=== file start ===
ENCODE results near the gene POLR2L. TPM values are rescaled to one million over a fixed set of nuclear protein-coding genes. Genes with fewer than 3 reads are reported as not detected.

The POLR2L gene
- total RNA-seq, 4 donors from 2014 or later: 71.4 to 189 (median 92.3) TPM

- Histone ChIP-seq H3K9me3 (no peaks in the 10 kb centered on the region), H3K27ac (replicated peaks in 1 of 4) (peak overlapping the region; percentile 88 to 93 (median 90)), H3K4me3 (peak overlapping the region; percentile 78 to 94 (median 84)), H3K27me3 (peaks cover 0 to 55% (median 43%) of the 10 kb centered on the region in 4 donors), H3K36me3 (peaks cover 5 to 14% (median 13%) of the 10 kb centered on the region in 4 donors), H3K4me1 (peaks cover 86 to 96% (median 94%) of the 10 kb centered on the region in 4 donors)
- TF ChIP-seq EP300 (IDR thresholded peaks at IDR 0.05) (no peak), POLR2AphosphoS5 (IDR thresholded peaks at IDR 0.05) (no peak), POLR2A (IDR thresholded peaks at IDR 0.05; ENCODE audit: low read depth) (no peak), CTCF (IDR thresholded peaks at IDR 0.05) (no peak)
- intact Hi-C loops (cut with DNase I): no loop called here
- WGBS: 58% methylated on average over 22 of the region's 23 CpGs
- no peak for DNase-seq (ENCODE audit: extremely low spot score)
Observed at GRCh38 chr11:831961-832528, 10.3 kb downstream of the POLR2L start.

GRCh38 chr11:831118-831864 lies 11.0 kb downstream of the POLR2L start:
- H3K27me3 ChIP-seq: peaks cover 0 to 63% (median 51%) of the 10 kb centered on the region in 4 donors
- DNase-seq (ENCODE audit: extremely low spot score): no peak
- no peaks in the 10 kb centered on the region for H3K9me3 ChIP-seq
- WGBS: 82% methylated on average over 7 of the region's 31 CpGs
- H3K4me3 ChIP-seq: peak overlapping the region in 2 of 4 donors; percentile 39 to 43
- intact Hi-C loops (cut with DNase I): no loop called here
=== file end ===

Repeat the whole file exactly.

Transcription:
ENCODE results near the gene POLR2L. TPM values are rescaled to one million over a fixed set of nuclear protein-coding genes. Genes with fewer than 3 reads are reported as not detected.

The POLR2L gene
- total RNA-seq, 4 donors from 2014 or later: 71.4 to 189 (median 92.3) TPM

- Histone ChIP-seq H3K9me3 (no peaks in the 10 kb centered on the region), H3K27ac (replicated peaks in 1 of 4) (peak overlapping the region; percentile 88 to 93 (median 90)), H3K4me3 (peak overlapping the region; percentile 78 to 94 (median 84)), H3K27me3 (peaks cover 0 to 55% (median 43%) of the 10 kb centered on the region in 4 donors), H3K36me3 (peaks cover 5 to 14% (median 13%) of the 10 kb centered on the region in 4 donors), H3K4me1 (peaks cover 86 to 96% (median 94%) of the 10 kb centered on the region in 4 donors)
- TF ChIP-seq EP300 (IDR thresholded peaks at IDR 0.05) (no peak), POLR2AphosphoS5 (IDR thresholded peaks at IDR 0.05) (no peak), POLR2A (IDR thresholded peaks at IDR 0.05; ENCODE audit: low read depth) (no peak), CTCF (IDR thresholded peaks at IDR 0.05) (no peak)
- intact Hi-C loops (cut with DNase I): no loop called here
- WGBS: 58% methylated on average over 22 of the region's 23 CpGs
- no peak for DNase-seq (ENCODE audit: extremely low spot score)
Observed at GRCh38 chr11:831961-832528, 10.3 kb downstream of the POLR2L start.

GRCh38 chr11:831118-831864 lies 11.0 kb downstream of the POLR2L start:
- H3K27me3 ChIP-seq: peaks cover 0 to 63% (median 51%) of the 10 kb centered on the region in 4 donors
- DNase-seq (ENCODE audit: extremely low spot score): no peak
- no peaks in the 10 kb centered on the region for H3K9me3 ChIP-seq
- WGBS: 82% methylated on average over 7 of the region's 31 CpGs
- H3K4me3 ChIP-seq: peak overlapping the region in 2 of 4 donors; percentile 39 to 43
- intact Hi-C loops (cut with DNase I): no loop called here